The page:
1,579 Posts
Discussion Starter · #11 ·
Is it "S" marked or "H" marked (or both)? (Back of slide, back of barrel, and top of frame if I remember the locations correctly.) Because you posted pictures, I hope means that you bought them both!
Yes, I bought them both. The 1916 is H marked back of slide, back of barrel and top of frame at 12 O'clock. Top of frame also has U at 1 O'clock a different H at 3 O'clock, and a 6 forward of the magazine well. There is a 5 on the bottom of the barrel and another 5 on left side of the barrel lug.

I really enjoy caressing and playing with them, and I look forward to taking them to my next local gun show for "show and tell".

Thanks to all for the help and advice. I don't often step outside my specialty, especially with a sizable price tag, but these two are so nice I couldn't resist.

Bob Rayburn
 

·
Registered
Joined
·
12 Posts
Nice find the 24 is a great looking gun shame about the barrel. I have the same problem let me tell you trying to find the correct barrel is real pain in butt. I've been trying for month. But even with out the correct barrel they are a great piece of 1911 history.
 

·
Registered
Joined
·
74 Posts
I second Westgard's and Rob Greer's opinion. You did well. Really well. I often ask older collectors about spare barrels....you'd be surprised how many just have stuff stored in the basement ...magazines, barrels and other small parts. That's where you're gonna find the interlaced HP AND the K on the bottom. That will be a big payday for you with both 1911s for 8K. Congratulations !!!!
 

·
Registered
Joined
·
7,269 Posts
Nice find the 24 is a great looking gun shame about the barrel. I have the same problem let me tell you trying to find the correct barrel is real pain in butt. I've been trying for month. But even with out the correct barrel they are a great piece of 1911 history.
A month?
Hang in there. That is a very small chunk of time for collecting searches.

For example,
I have 2 original AR-10 rifles, spare parts, and accessories. I took a huge chance when I bought one of them. It is what is called a Portuguese contract model. It came with replacement stocks, no good.

It took at least 4 yrs. to find a set of original hand guards and an original butt stock.The pistol grip was not too hard to find.
Between the 2 major contracts, consisting of the Sudanese and the Portuguese, somewhat less than 10,000 rifles were made.
There are only about 2,000 +/- rifles left, some just in parts, in the entire world. Many, like my 2, were imported as parts kits in the mid '80s and sold with reverse engineered US made semi auto lower receivers.

So don't give up!
Granted, the K barrel is very hard to find, but I bet there's one out there waiting for you! :)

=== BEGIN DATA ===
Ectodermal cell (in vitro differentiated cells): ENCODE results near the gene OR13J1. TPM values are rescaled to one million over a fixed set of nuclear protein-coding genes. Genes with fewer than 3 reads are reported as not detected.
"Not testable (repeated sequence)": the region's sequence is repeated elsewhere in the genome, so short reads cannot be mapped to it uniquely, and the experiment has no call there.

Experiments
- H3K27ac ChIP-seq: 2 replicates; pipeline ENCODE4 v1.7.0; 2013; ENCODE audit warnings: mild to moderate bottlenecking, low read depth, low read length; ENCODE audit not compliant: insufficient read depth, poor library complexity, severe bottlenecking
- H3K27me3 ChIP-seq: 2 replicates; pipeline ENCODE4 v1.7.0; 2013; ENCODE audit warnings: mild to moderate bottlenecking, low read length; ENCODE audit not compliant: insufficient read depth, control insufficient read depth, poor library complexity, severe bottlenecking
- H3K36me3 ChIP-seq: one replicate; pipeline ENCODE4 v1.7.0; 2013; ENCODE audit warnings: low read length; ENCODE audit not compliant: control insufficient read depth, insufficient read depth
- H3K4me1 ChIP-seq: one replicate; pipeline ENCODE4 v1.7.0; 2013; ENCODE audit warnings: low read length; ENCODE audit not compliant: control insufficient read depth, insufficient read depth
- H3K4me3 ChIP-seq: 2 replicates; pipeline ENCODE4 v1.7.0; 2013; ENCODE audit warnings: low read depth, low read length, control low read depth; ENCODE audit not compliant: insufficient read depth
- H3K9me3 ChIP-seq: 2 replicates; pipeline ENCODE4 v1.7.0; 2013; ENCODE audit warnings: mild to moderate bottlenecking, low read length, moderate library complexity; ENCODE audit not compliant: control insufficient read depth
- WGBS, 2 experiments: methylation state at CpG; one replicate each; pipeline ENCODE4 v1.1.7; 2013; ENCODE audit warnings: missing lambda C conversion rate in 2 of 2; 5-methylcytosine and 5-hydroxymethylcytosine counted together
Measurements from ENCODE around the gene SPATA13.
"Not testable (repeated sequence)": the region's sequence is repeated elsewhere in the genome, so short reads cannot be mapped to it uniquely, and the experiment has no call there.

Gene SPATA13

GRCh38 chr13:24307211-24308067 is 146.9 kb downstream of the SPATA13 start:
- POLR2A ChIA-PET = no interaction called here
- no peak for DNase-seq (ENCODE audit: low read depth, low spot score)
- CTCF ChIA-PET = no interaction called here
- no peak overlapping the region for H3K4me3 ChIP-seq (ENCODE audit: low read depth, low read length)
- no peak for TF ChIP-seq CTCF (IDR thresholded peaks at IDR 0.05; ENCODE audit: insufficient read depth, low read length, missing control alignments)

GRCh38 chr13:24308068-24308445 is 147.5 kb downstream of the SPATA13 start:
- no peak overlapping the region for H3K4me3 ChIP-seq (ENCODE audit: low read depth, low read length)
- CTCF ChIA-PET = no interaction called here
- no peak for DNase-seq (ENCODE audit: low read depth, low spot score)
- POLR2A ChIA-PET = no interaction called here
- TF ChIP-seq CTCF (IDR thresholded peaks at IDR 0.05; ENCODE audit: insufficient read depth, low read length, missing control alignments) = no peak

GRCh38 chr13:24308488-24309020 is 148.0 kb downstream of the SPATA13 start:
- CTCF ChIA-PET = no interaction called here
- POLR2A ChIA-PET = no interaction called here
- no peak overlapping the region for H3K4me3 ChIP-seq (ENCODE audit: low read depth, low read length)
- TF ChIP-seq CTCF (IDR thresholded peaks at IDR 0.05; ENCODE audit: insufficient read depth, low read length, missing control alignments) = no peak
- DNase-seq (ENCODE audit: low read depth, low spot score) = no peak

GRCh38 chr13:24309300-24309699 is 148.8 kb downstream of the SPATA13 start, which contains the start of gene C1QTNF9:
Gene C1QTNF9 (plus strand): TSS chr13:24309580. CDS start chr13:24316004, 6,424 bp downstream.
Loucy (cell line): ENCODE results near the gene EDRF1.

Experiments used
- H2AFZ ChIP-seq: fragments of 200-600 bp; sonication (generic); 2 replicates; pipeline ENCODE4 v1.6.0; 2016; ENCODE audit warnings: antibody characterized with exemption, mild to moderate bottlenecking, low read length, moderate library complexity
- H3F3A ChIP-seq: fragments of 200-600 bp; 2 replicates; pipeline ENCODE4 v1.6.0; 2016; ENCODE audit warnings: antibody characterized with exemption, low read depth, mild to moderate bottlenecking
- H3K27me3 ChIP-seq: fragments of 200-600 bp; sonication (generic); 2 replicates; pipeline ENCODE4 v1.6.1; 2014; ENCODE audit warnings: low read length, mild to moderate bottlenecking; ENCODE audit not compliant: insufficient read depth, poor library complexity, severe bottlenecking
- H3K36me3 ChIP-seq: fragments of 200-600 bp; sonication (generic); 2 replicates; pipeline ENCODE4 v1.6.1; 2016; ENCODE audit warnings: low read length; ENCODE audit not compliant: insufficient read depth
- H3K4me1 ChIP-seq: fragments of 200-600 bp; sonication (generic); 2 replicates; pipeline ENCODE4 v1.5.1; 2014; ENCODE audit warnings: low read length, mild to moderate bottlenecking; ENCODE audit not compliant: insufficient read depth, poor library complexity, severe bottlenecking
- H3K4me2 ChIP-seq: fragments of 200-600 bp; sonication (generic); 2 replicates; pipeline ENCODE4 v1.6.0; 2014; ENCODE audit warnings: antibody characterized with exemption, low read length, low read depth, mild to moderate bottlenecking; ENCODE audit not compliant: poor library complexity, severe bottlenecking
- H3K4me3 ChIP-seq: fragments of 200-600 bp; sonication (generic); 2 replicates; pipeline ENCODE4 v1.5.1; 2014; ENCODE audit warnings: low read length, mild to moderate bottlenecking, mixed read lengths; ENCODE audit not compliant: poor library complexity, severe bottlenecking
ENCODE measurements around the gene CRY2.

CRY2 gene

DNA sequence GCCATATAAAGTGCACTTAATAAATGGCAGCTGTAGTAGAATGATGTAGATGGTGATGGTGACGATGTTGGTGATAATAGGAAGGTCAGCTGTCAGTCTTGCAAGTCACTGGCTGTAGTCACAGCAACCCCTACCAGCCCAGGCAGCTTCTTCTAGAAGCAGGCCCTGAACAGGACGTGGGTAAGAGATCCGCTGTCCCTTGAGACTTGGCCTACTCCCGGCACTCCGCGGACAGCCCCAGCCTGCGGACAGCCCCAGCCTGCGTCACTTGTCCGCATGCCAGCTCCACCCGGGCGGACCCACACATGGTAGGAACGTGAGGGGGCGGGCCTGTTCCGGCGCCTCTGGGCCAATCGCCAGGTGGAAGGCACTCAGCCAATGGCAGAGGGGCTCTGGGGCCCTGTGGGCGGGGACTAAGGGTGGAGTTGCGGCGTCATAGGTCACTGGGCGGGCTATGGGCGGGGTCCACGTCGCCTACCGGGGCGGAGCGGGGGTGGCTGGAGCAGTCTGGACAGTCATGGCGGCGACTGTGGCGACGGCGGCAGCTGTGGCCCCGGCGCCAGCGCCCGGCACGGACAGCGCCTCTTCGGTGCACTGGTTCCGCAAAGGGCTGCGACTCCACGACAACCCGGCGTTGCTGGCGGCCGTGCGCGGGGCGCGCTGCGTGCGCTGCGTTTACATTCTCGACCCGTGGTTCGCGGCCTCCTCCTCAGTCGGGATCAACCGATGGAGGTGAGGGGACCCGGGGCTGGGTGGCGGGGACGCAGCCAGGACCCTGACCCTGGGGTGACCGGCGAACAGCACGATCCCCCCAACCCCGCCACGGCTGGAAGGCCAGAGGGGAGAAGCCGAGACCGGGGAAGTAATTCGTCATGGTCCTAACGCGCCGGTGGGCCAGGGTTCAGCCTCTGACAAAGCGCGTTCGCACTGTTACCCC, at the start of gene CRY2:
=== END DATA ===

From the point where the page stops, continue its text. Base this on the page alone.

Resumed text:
·
Registered
Joined
·
11,252 Posts
Just be careful, as there is always someone out there that will make you a barrel. There are several sets of Singer stocks floating around the market. This was about 15/20 years ago, but the guy that was making them sold them for $100 and after changing hands a few times they were up around $1000.
 

·
Premium Member
Joined
·
278 Posts
Yes I have seen both types of Fake Singer grips the first set I seen were the Early RR without the rings around the screw holes with the ribs milled out and polished. The second type is Colt Rock grips that they took a checkering file and filed the rings around the screws so they had no rings around the screws and as we all know they are hollow with no mold numbers but they do not have the correct amount of lines of checkering between the screws .
 

·
Premium Member
Joined
·
278 Posts
Just be careful, as there is always someone out there that will make you a barrel. There are several sets of Singer stocks floating around the market. This was about 15/20 years ago, but the guy that was making them sold them for $100 and after changing hands a few times they were up around $1000.
I have seen the fake 1924 barrels too they were a poor job the Interlaced HP was pantographed on top and the K was struck with a stamp like you can buy at any major tooling supply store.
 

·
Premium Member
Joined
·
278 Posts
By the way Bob's 1924 did end up with the correct barrel in it after he sold it ! He also did very well when he sold the guns as a pair . I sat on that barrel for 6/7 years before I found a good home for it , and now my mint all S marked 1916 has a brother a mint all H marked 1916 . Both have no markings on top of chambers they both have the S & H on the hood of barrel and the P on the back of the lugs .. Thank you Bob !!!!
 
1 - 20 of 30 Posts
Top